Kayla Bellerose a.k.a. bb iskwew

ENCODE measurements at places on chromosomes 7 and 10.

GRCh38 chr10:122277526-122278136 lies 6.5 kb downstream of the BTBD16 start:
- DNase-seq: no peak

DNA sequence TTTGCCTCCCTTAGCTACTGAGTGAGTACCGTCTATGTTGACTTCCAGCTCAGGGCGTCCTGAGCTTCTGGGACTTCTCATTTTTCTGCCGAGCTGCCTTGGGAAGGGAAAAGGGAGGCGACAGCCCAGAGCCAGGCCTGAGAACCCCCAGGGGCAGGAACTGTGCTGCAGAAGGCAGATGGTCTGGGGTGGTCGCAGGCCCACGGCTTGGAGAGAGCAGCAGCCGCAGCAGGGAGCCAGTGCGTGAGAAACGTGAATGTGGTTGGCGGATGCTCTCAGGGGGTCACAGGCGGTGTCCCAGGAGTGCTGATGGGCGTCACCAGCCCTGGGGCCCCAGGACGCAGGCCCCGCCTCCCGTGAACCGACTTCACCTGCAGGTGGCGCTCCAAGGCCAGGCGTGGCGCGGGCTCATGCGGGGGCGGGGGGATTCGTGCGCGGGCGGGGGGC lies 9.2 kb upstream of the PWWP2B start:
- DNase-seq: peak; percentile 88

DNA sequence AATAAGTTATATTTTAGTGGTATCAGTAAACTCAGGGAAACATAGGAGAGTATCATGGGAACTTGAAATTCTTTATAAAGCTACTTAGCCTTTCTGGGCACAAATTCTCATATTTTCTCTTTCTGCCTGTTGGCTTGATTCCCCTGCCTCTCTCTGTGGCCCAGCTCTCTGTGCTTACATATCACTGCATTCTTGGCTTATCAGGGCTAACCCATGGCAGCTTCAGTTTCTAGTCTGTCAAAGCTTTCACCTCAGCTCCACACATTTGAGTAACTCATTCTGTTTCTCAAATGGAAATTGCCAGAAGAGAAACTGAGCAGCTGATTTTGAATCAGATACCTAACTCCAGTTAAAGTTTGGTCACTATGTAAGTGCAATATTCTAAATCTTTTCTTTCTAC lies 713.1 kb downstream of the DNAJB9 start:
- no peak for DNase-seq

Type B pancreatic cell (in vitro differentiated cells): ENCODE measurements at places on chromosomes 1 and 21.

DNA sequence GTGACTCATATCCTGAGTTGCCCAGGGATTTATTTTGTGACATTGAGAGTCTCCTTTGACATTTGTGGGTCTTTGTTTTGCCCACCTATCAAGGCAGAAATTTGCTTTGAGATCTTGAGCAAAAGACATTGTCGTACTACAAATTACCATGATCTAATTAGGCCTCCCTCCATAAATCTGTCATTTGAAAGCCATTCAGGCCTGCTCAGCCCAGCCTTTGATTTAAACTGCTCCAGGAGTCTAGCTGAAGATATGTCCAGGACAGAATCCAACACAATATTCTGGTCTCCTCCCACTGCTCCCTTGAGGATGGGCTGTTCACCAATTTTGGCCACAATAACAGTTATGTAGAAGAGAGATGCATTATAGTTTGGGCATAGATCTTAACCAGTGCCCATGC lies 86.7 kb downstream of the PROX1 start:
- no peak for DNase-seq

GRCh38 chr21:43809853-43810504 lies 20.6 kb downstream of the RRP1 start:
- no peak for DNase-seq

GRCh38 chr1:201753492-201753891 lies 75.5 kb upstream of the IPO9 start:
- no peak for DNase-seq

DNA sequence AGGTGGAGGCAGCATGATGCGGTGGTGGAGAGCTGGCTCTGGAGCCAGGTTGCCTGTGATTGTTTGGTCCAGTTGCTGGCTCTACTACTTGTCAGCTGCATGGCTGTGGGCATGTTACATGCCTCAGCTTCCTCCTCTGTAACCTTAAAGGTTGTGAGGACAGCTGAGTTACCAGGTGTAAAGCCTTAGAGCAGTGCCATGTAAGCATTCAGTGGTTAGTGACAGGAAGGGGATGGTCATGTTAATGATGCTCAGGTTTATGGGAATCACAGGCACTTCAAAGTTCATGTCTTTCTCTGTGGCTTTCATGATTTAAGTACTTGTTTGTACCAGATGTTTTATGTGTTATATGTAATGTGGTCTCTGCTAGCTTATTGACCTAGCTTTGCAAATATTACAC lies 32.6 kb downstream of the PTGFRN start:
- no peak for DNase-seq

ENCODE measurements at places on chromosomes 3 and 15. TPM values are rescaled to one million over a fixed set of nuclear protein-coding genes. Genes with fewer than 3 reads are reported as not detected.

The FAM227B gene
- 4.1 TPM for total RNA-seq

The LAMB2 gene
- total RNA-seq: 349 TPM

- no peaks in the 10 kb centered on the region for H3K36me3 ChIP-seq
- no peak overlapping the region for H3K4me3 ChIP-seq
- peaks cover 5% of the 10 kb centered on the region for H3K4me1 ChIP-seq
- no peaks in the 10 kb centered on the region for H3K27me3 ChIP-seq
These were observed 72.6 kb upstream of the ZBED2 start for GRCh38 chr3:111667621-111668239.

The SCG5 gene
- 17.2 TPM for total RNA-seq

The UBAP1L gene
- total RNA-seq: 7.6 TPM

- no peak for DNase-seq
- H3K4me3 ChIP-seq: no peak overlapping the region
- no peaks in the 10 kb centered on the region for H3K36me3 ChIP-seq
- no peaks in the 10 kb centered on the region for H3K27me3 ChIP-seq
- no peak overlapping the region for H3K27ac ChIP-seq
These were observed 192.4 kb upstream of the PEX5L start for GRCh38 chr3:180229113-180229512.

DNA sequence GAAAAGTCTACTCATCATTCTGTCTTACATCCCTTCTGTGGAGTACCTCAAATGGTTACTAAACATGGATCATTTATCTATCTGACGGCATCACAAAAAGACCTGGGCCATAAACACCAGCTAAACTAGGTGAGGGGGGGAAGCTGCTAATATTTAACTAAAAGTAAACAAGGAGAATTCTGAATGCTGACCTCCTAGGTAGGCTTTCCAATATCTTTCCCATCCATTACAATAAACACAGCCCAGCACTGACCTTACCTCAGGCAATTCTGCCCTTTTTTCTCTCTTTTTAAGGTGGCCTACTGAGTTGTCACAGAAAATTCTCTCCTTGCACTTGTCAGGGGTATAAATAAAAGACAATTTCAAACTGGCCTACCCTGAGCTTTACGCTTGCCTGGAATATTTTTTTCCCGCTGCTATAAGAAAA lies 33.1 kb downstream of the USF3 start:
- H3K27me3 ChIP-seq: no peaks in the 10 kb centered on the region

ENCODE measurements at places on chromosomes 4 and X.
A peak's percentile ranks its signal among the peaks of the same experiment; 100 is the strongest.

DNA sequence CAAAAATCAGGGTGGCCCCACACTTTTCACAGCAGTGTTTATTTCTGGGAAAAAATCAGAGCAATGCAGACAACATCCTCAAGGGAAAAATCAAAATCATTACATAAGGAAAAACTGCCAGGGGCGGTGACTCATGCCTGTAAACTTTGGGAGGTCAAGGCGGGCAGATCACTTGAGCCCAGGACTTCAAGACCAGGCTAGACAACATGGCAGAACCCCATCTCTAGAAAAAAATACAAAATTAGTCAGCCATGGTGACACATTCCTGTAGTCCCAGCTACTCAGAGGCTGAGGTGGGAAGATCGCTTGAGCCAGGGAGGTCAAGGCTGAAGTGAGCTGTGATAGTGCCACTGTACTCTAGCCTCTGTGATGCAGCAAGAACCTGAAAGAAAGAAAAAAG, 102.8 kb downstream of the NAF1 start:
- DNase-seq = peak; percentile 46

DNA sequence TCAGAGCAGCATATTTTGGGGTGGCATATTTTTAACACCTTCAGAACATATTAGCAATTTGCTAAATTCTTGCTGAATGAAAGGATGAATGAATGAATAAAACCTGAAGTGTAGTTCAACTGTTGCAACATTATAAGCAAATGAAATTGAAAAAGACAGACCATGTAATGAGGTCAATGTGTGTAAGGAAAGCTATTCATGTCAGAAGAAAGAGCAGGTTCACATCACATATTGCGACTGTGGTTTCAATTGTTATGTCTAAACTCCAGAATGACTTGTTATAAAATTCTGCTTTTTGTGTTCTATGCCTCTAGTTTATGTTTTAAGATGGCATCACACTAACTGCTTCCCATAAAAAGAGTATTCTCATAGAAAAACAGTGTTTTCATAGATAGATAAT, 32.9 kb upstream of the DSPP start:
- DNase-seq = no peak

I am a sakâw nehiyaw iskwew (Bush Cree woman)/mixed artist originally from Slave Lake in Treaty 8 territory, with family ties to Bigstone Cree Nation and Sawridge Cree Nation. My artist name bb iskwew symbolizes my traditional Cree name, Baby woman, gifted by nokum (my grandma) when I was born. My creative expression is how I connect with the matriarchal roots in my bloodline as my art helps me connect to my family’s traditional beadwork designs and sakâw nehiyaw stories. To me making art today is a privilege as the generations before me were unable to showcase their work publicly due to strict and racist Canadian government policies and residential school syndrome. Art has provided a tool for me to reconnect with my culture and has helped me heal from generational trauma so that I can pass on teachings of generational healing moving forward. I am passionate about sharing creative space with younger generations to share these tools for creativity and healthy coping skills. Along with creating a portfolio throughout the years, I have prioritized my time in giving back to the community through facilitating art workshops with Indigenous youth throughout Alberta. I am a multi-disciplinary artist creating mixed media work in photography, illustration, muralism, and beadwork. My vision is to continue creating a safe space for kin by applying for public art opportunities and showing Indigenous women, femme, and two-spirit relatives that we belong in urban centers and deserve authentic representation in public art. My intention as a mural artist is to create visual medicine by staying rooted in stories, teachings, and knowledge shared with me by elders, family members, community, and guidance from my ancestors. In my artwork, I ensure to do relationship building with people from the area I am painting in for inspiration to create a piece that honours the land and the people from that land. I would be excited to reach out to relatives from the Maskwacis community for ideas and collaboration for this mural as many travel to Red Deer for school, work, and shopping needs. There are many stories of the area that can be brought to life through a public mural. My process as a mural artist is to visit and consult with local elders for ideas and to do things in a good way, as my artwork follows protocols because to me creating artwork is a ceremony.